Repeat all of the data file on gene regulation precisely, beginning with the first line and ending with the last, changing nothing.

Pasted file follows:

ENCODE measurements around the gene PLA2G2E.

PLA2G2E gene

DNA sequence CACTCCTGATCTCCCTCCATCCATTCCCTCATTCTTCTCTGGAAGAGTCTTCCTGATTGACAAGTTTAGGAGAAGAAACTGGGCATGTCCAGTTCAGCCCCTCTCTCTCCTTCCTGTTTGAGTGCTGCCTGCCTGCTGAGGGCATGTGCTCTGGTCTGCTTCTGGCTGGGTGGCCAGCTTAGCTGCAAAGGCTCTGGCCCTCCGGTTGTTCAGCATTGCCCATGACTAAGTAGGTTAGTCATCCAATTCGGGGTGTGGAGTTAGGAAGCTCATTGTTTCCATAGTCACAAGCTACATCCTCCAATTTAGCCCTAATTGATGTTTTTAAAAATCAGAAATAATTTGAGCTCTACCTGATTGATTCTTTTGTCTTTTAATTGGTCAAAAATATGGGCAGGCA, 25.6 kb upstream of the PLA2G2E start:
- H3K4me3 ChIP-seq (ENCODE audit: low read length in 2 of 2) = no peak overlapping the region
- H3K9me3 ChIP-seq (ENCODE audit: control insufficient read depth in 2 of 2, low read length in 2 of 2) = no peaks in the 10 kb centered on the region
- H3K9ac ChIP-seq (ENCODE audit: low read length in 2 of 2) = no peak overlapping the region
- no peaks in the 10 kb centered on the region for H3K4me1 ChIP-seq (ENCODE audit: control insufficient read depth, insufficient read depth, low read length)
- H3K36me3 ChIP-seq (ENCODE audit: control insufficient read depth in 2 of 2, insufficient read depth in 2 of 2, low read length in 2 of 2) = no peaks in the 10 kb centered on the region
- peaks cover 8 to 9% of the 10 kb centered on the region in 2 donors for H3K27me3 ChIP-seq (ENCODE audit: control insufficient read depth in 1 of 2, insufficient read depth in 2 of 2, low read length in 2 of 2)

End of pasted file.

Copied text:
ENCODE measurements around the gene PLA2G2E.

PLA2G2E gene

DNA sequence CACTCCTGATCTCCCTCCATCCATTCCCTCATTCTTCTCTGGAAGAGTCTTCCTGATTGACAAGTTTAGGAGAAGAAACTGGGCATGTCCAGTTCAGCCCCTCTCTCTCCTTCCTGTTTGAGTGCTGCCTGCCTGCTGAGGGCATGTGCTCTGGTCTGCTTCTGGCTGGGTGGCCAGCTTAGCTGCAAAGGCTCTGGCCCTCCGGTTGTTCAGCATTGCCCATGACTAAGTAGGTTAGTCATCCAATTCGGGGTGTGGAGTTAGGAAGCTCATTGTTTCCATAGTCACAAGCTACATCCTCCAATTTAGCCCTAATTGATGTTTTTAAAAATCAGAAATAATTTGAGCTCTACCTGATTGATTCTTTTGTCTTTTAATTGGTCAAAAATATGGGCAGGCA, 25.6 kb upstream of the PLA2G2E start:
- H3K4me3 ChIP-seq (ENCODE audit: low read length in 2 of 2) = no peak overlapping the region
- H3K9me3 ChIP-seq (ENCODE audit: control insufficient read depth in 2 of 2, low read length in 2 of 2) = no peaks in the 10 kb centered on the region
- H3K9ac ChIP-seq (ENCODE audit: low read length in 2 of 2) = no peak overlapping the region
- no peaks in the 10 kb centered on the region for H3K4me1 ChIP-seq (ENCODE audit: control insufficient read depth, insufficient read depth, low read length)
- H3K36me3 ChIP-seq (ENCODE audit: control insufficient read depth in 2 of 2, insufficient read depth in 2 of 2, low read length in 2 of 2) = no peaks in the 10 kb centered on the region
- peaks cover 8 to 9% of the 10 kb centered on the region in 2 donors for H3K27me3 ChIP-seq (ENCODE audit: control insufficient read depth in 1 of 2, insufficient read depth in 2 of 2, low read length in 2 of 2)